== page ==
An American physician who fell ill with the deadly Ebola virus while treating others afflicted in West Africa was transferred amid high security Saturday to Emory University Hospital in Atlanta, according to the hospital.
The gray air ambulance carrying Dr. Kent Brantly landed at Dobbins Air Reserve Base outside Atlanta at about 11:30 a.m. EDT and was met by a specially outfitted ambulance, which whisked him to the hospital for treatment in an isolated ward.
Upon arrival at the hospital about 12:30 p.m., a person wearing white, hooded, protective gear helped another individual in protective gear out of the back of the ambulance and through a hospital backdoor, according to live footage of the arrival from WXIA-TV in Atlanta.
The ambulance left and TV news cameras did not capture anyone else exiting the vehicle, though it was unclear whether one of the individuals in protective gear was Brantly.
His dramatic journey was set in motion early this week, when Samaritan's Purse, the aid agency Brantly was working with in West Africa, asked Emory to receive Brantly and another American aid worker who became infected, Nancy Writebol. His plane left Liberia overnight.
Emory, one of four facilities in the country that have an isolation chamber designed to care for highly contagious, critically ill patients, agreed to care for both the victims.
The hospital said in a statement that it expects Writebol would be transferred to the facility the week of Aug. 3. Writebol was working for SIM, a Christian aid group, when she fell ill.
"We thank God that they are alive and now have access to the best care in the world," Franklin Graham, president of Samaritan's Purse, said in a statement Saturday.
Officials have been working to prevent any public fears of Ebola spreading among the U.S. population, and at a news conference Friday, Dr. Bruce Ribner, an infectious disease specialist who oversees Emory's isolation ward, said the precautions being taken virtually guaranteed there would be no secondary infections from Ebola in this country.
"The bottom line is, we have an inordinate amount of safety associated with this patient," Ribner said when discussing the arrival of Brantly.
The Ebola outbreak has killed more than 720 people in West Africa and has a mortality rate of at least 60%. There is no cure or vaccine, but doctors at Emory say they are "cautiously optimistic" that with proper care and close monitoring they can successfully treat Brantly and Writebol.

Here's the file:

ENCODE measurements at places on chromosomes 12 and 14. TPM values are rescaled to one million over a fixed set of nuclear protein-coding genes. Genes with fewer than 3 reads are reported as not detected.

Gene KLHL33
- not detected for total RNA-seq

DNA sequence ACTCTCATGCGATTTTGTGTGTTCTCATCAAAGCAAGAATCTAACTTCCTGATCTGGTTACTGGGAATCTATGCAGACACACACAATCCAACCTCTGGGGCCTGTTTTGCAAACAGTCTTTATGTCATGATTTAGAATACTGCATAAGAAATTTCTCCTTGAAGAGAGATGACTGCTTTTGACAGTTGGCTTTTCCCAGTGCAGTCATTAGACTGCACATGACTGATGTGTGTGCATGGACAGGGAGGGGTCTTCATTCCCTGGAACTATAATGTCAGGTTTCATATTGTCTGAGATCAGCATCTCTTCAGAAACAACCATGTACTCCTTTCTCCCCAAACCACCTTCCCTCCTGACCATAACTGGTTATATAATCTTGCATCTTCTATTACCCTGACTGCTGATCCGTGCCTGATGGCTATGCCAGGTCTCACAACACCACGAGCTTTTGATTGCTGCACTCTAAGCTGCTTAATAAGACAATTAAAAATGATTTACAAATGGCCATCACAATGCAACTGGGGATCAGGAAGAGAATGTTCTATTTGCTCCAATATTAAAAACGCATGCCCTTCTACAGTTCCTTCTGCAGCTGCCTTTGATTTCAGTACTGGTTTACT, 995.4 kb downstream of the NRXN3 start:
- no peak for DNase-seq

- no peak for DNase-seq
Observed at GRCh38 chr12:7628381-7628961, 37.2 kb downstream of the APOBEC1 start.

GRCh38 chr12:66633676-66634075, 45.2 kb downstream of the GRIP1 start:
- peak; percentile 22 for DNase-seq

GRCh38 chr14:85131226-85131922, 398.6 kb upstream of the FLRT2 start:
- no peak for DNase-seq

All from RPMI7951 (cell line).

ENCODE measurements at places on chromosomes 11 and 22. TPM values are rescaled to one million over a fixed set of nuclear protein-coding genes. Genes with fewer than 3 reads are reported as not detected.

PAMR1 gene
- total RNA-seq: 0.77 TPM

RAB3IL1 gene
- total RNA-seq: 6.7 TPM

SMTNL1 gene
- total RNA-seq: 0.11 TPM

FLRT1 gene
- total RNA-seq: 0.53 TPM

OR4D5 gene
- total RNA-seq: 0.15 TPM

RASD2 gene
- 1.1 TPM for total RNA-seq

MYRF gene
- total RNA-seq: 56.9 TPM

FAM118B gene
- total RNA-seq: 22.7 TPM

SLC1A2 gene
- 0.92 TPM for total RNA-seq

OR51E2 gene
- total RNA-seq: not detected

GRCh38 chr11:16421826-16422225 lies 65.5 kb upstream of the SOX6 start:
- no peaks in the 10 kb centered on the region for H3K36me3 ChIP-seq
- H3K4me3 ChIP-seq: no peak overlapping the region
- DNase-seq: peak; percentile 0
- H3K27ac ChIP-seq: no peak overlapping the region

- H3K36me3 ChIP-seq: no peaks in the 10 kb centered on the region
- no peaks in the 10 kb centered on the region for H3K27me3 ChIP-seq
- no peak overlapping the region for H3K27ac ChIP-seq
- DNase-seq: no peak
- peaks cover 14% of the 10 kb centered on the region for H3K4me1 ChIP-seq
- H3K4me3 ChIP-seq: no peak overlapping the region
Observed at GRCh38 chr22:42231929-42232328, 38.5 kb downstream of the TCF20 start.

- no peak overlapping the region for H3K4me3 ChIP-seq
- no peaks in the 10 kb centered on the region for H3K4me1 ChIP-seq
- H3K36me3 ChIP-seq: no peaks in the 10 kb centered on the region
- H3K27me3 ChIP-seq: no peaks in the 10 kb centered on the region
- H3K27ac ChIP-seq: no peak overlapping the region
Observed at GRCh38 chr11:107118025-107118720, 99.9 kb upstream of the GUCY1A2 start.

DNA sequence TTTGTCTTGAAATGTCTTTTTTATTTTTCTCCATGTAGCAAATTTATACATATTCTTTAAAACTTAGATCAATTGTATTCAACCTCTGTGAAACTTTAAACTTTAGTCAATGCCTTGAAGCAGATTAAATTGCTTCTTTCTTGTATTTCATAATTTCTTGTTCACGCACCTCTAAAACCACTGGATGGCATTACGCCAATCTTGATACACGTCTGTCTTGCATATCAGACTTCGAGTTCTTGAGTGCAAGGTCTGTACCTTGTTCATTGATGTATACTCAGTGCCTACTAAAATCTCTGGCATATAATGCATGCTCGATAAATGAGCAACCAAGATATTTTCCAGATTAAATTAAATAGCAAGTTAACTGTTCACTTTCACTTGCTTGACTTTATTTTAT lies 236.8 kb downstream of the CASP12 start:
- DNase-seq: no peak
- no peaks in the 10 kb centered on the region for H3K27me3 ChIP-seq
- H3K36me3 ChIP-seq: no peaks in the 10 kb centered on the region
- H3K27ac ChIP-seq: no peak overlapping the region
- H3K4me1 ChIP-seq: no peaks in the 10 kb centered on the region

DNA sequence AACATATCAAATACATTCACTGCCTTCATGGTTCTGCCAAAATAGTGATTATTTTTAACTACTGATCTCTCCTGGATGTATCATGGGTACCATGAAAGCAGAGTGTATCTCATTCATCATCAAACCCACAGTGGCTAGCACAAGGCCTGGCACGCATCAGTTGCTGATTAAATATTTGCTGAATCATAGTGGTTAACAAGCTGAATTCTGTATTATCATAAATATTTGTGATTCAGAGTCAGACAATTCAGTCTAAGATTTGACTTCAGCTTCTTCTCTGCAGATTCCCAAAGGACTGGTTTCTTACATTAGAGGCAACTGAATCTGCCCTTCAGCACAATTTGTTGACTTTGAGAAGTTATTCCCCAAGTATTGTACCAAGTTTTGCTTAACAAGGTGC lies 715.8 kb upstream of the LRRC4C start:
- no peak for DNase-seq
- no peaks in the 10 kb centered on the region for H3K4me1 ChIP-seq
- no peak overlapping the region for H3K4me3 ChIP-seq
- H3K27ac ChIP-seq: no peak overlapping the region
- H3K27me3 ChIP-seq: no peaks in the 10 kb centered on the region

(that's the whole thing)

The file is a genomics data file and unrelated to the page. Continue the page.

World health officials, meanwhile, have warned that the outbreak is spreading out of control in Africa.
On Friday the top health official with the United Nations pledged to release $100 million in funding to deploy hundreds of medical staffers to fight the virus.
"This outbreak is moving faster than our efforts to control it," Dr. Margaret Chan, director-general of the World Health Organization, told leaders of four West African countries gathered in Conakry, the capital of Guinea, just north of Liberia. "If the situation continues to deteriorate, the consequences can be catastrophic in terms of lost lives but also severe socioeconomic disruption and a high risk of spread to other countries."
Despite reassurances that the disease will be controlled on U.S. soil, some Atlantans said they were uncomfortable with the idea of Ebola patients being treated in their hometown.
"That worries me," said Lisa Jackson as she waited for a bus near the hospital Friday. "They shouldn't even let them across the border."
Even those who were more willing to welcome the ailing aid workers expressed some trepidation.
"If this is the only place they can get help, then sure, they should bring them here," said Greg Hammock. But, he added, "Emory better be on top of their game."
At the hospital's isolation ward, patients will be able to see visitors only through a plate-glass window and to speak to them via an intercom system. The hospital room has a telephone as well.
Each patient will be cared for by two nurses as well as infectious disease doctors and other specialists. All medical staffers who treat them will don masks, hoods, gloves and an outer shell over their clothing to protect them from vomit, saliva, mucus and other fluids that can spread the virus.